Turkey invites Russia & Ukraine for peace talks
As Ukraine claims that Russia could be poised to invade, Turkish President Recep Tayyip Erdogan has invited the leaders of both nations to come to his country to try to settle their differences diplomatically.
Ibrahim Kalin, a spokesperson for Erdogan, announced the offer on Wednesday, saying that Turkey would like to assist in de-escalating the situation.
“President Erdogan has invited both leaders to come to Turkey and have a meeting to solve their problems and differences,” Kalin stated. “Turkey is prepared to play any role in reducing tensions between Russia and Ukraine.”
He noted that Erdogan is planning a trip to Kiev in the coming weeks. “At the same time, we will be in close contact with Russia, in order to avoid any type of military action, which could have serious consequences,” he added.
The spokesman also warned that Russia’s relationship with the West is ripe for tensions even outside of the current situation. “Even if today’s crisis can be solved, there will be more conflict in the future, movement and shifting, or different threat assessments, even if not in the form of traditional military action. The dialogue between Russia and the Western alliance has only just begun, although it should have been done already.”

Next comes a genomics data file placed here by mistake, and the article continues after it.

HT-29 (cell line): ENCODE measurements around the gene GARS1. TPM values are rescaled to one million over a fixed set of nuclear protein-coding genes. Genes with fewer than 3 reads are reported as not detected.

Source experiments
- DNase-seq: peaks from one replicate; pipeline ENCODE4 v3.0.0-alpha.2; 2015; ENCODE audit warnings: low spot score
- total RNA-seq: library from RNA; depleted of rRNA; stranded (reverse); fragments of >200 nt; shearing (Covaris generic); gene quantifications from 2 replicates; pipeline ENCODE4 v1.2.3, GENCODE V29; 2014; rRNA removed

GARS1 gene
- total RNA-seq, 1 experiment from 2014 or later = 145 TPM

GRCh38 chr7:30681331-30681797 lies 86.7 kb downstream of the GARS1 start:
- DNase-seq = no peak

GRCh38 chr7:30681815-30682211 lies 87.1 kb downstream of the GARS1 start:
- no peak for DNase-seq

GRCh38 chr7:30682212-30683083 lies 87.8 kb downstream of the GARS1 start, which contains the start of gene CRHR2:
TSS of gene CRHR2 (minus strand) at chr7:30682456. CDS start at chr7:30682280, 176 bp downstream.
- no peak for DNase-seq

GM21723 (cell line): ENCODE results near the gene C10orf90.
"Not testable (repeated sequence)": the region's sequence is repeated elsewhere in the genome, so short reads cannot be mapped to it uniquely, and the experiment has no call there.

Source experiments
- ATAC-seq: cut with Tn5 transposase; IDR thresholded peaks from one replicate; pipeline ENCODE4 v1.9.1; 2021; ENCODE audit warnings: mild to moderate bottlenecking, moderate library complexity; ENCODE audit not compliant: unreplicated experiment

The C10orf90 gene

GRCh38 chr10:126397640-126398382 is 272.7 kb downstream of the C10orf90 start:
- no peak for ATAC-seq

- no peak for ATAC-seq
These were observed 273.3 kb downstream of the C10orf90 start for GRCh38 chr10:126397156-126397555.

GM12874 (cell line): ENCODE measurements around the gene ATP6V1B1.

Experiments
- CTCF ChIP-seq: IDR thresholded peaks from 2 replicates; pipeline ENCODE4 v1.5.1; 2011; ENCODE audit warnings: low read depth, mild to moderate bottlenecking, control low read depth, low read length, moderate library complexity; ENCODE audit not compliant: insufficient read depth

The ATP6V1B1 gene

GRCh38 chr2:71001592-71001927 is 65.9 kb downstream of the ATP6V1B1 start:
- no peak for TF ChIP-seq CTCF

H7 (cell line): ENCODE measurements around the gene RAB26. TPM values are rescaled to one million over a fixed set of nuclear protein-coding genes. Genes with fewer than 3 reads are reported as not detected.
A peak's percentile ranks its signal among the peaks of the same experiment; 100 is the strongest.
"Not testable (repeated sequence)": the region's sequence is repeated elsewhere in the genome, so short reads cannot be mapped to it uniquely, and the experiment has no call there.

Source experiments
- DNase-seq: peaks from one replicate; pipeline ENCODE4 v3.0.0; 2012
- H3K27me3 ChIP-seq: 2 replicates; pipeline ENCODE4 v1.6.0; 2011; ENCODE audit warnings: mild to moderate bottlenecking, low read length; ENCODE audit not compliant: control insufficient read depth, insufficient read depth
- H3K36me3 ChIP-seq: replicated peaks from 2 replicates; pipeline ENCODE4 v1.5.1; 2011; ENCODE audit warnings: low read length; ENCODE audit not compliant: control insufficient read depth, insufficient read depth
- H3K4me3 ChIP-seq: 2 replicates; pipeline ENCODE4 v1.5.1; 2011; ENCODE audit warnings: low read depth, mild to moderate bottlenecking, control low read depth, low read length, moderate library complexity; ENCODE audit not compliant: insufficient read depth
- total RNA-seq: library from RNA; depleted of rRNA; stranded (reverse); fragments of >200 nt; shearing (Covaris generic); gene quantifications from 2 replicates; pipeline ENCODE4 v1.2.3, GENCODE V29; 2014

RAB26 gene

Responding to the invitation later the same day, Kremlin spokesman Dmitry Peskov said that Russia would only welcome Ankara's efforts if Turkey resolved to pressure Kiev to deliver on the terms of the Minsk Accords. Penned in 2014, the deal was designed to calm tensions in the wartorn Donbass. However, Moscow insists Ukrainian officials ar refusing to honor the agreement by holding talks with separatist leaders. Kiev insists the two self-declared breakaway regions are effectively controlled by Russia.
Ukrainian and American intelligence services have been warning since November that they fear Russia is planning an invasion of its neighbor, an allegation that the Kremlin has repeatedly denied. Moscow, meanwhile, has called for written guarantees that US-led military bloc NATO will not expand into Ukraine or Georgia, two countries that share borders with Russia.
Representatives from Russia, NATO, and the US met in Europe last week to discuss their security concerns. American leaders have ruled out the possibility of limiting NATO expansion, and Kremlin officials, including President Vladimir Putin, have said they may be forced to take unspecified “military-technical” measures if their demands are not met.
US Secretary of State Antony Blinken arrived in Kiev on Wednesday to discuss the crisis with Ukrainian leaders, and will meet with Russian Foreign Minister Sergey Lavrov in Geneva on Friday.